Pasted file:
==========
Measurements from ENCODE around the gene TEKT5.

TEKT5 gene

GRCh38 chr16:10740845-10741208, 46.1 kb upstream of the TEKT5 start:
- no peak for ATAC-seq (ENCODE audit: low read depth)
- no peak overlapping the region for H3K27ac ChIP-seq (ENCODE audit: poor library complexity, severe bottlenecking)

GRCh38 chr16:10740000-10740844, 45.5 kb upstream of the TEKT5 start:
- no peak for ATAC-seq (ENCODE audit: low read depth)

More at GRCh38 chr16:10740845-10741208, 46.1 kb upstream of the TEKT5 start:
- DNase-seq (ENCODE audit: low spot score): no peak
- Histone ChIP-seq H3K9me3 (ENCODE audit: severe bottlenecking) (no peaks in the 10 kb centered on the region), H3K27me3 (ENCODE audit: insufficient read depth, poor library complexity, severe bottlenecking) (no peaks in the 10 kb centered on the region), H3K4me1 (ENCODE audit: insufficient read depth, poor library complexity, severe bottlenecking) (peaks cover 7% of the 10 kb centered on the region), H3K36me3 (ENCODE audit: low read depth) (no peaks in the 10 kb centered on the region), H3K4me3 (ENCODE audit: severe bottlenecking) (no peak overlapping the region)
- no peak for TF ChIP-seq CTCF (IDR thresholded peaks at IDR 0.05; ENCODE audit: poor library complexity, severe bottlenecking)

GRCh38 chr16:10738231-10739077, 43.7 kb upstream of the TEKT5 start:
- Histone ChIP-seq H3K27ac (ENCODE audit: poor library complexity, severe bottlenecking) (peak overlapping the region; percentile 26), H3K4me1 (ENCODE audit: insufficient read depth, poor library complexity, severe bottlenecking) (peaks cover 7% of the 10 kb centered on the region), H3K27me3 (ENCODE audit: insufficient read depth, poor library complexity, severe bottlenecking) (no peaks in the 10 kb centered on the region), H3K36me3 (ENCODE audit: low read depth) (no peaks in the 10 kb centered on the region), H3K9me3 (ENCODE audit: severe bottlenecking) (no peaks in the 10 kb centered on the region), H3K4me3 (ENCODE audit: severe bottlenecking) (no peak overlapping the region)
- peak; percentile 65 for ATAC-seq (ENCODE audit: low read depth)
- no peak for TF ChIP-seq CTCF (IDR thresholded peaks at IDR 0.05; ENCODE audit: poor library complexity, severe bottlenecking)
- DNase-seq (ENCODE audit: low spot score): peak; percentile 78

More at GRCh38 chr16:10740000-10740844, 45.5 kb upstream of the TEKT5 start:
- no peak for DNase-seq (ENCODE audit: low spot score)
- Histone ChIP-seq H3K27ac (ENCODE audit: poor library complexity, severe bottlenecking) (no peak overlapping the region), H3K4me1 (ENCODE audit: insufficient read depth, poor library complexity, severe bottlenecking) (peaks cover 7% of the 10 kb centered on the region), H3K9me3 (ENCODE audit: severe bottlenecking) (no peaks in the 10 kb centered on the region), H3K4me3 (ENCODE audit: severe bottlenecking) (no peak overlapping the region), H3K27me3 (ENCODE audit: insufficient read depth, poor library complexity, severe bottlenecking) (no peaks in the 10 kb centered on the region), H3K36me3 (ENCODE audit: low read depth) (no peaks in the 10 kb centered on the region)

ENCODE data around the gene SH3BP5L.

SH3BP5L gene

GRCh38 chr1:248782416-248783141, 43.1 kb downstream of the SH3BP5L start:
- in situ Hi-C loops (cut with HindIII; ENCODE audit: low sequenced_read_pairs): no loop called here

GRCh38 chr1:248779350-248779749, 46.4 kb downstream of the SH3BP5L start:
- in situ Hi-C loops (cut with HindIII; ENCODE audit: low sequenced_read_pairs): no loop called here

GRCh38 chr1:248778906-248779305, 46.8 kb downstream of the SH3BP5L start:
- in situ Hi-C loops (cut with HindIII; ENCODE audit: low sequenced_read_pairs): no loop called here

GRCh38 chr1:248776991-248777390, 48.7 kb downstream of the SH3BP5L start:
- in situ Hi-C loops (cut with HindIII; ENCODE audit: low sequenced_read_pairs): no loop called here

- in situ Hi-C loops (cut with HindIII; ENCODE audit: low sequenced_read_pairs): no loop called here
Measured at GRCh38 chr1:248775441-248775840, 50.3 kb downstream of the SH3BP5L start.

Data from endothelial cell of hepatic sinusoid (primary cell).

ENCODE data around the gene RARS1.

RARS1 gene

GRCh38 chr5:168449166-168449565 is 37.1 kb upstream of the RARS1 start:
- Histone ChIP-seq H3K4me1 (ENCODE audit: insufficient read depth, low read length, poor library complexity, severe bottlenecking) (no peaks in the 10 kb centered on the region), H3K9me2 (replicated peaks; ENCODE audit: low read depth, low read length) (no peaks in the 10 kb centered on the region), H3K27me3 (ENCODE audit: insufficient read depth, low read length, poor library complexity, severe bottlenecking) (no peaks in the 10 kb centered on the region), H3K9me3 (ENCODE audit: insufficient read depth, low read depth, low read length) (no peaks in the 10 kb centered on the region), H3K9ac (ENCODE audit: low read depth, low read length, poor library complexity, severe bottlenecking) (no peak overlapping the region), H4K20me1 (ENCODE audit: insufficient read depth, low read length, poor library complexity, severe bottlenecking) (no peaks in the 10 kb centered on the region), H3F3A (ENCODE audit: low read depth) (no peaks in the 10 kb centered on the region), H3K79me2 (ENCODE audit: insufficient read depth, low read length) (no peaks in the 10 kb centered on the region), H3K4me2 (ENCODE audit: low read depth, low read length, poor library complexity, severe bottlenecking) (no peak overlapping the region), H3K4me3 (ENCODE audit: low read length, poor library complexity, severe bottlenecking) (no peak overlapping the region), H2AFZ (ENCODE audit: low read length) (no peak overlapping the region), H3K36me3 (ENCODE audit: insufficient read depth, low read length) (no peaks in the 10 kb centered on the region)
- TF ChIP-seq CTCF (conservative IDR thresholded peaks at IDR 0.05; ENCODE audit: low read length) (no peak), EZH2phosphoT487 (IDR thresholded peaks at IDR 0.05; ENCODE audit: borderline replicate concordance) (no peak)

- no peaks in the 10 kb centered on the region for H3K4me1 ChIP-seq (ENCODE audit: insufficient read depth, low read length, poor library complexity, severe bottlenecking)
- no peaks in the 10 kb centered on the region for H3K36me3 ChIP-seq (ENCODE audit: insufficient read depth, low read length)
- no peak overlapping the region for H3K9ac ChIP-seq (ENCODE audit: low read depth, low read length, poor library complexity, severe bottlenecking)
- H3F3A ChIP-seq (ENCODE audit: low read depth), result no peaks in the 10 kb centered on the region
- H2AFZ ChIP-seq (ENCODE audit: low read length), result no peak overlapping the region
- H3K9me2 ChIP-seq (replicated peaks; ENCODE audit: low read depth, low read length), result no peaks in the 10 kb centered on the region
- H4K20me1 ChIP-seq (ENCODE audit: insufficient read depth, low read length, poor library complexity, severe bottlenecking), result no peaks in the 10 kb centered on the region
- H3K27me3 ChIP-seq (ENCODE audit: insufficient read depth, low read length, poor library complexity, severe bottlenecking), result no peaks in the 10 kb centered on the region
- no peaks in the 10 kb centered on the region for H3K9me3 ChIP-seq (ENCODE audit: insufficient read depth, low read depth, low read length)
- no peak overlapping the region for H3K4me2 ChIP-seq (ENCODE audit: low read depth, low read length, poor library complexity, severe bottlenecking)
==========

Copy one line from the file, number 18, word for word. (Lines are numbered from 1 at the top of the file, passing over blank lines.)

- no peak for DNase-seq (ENCODE audit: low spot score)